A 1997 postage stamp honored Charles Ives.
The former Czechoslovakia issued several stamps honoring Antonín Dvořák.
January 12, 2016 If the San Antonio Symphony is the sun around which Las Américas Festival revolves, some of the satellites radiate plenty of light and warmth of their own.  Camerata San Antonio’s core string quartet opened the festival Jan. 10 with superb performances of works by Charles Ives (USA), Heitor Villa-Lobos (Brazil), Osvaldo Golijov (Argentina and Israel) and Antonín Dvořák (a Czech represented by his Quartet in F, “American,” composed during his 1893 sojourn in Spillville, Iowa). The venue was the concert hall at the University of the Incarnate Word. Since its founding in 2003 Camerata has recruited top-notch local musicians, and occasional visitors, to play chamber music of all sorts, with string quartets a fraction of the mix. Most quartet performances included Camerata’s co-founders, violist Emily Watkins Freudigman and cellist Kenneth Freudigman, but the two violin slots changed frequently in the early years.  The current roster dates from March of 2012, when violinist Anastasia Storer joined violinist Matthew Zerweck (with Camerata since 2009) and the Freudigmans. It was immediately apparent that this particular assortment was the strongest in Camerata’s history, and the intervening years have forged an increasingly cohesive, spirited and intelligent ensemble, now fully equal to the best string quartets on the international circuit. With the arguable exception of Mr. Goilijov’s reverent, contemplative Tenebrae (2002), all the works on the program represent fusions of Old World and New World styles.  In Ives’s String Quartet No. 1 (1896-7) the fusion is more like a collision — German Romantic plush upholstery mixes it up with the hard wooden pews of American folk hymn tunes.  The Camerata players nicely distinguished the two personalities. In Brahmsian mode the sound was warmed by a rich vibrato; rhythmic acuity, a hallmark of the Camerata quartet in its current configuration, lent the rustic elements of the score a rare pungency.  Impeccable intonation gave a luxurious finish to the chordal passages of the opening “Cantilena” of Villa-Lobos’s six-movement String Quartet No. 1 (1915). Ms. Freudigman gave gorgeous voice to the viola melody at the heart of the “Canto Lirico.” Mr. Zerweck’s sweet tone (with a satisfying hint of tartness) and optimally effective phrase shapes made compelling listening in the “Melancolia.” The alternating fast movements sizzled with energy and intensity. Dvorak’s Quartet in F may be overexposed, but Camerata’s performance was the clearest, freshest and most deeply considered in my memory. Crisply rendered rhythms heightened both the urgency and the buoyancy of the slow movement, and Mr. Zerweck’s magnificent portamenti on strategic notes were by themselves worth the price of admission.  Mike Greenberg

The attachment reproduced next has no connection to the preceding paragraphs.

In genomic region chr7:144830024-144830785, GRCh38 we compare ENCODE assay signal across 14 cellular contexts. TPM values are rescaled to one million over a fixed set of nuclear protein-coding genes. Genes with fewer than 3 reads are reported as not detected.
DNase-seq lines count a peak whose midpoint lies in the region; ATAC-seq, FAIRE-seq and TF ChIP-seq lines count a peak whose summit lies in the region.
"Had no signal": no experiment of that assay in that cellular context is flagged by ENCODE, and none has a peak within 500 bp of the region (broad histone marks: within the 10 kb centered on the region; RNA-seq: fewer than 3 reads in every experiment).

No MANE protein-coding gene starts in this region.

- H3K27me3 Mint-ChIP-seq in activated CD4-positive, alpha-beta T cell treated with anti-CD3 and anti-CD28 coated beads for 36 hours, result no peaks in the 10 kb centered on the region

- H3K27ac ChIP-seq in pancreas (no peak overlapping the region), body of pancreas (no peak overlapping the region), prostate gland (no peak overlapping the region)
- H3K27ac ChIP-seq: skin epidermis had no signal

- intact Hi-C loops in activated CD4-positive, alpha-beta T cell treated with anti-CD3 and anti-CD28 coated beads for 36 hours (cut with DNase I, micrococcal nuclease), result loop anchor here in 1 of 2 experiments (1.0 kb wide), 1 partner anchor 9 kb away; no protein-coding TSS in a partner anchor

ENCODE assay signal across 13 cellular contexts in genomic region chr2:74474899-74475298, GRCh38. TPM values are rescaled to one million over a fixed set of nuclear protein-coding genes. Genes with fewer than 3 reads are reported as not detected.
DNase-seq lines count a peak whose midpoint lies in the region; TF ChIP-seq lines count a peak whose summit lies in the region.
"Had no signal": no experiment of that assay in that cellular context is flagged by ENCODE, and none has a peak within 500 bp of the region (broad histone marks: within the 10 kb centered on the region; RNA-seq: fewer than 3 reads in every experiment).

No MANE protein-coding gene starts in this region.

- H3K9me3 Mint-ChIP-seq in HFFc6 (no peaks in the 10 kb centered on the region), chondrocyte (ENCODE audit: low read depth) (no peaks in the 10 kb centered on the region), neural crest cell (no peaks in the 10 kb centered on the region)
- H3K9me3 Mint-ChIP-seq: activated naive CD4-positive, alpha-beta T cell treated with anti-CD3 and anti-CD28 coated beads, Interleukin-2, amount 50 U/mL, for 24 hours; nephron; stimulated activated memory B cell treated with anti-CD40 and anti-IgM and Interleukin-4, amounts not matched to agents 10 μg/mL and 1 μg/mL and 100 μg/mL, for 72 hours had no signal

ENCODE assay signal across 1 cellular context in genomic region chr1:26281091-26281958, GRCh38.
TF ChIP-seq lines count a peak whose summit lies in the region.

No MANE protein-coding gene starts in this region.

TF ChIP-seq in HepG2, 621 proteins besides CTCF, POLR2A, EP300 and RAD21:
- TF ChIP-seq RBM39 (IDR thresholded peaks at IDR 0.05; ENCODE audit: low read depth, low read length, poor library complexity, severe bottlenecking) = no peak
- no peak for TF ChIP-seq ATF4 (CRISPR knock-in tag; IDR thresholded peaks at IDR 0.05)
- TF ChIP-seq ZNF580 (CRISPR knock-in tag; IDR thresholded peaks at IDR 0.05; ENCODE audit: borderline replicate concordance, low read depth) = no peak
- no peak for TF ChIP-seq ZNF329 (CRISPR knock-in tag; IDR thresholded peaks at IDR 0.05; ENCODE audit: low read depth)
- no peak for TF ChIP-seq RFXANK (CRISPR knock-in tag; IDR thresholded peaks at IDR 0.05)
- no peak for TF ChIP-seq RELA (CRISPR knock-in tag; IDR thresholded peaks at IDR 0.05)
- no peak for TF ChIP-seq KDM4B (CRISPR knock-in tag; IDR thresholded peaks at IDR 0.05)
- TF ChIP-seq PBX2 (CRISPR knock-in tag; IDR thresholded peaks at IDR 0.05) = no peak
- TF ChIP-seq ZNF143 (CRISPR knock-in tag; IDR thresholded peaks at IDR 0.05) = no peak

Camerata San Antonio
Top-shelf start to Las Américas Festival
incident light
Heitor Villa-Lobos is on the money in his native Brazil. (Hover over image to expand.)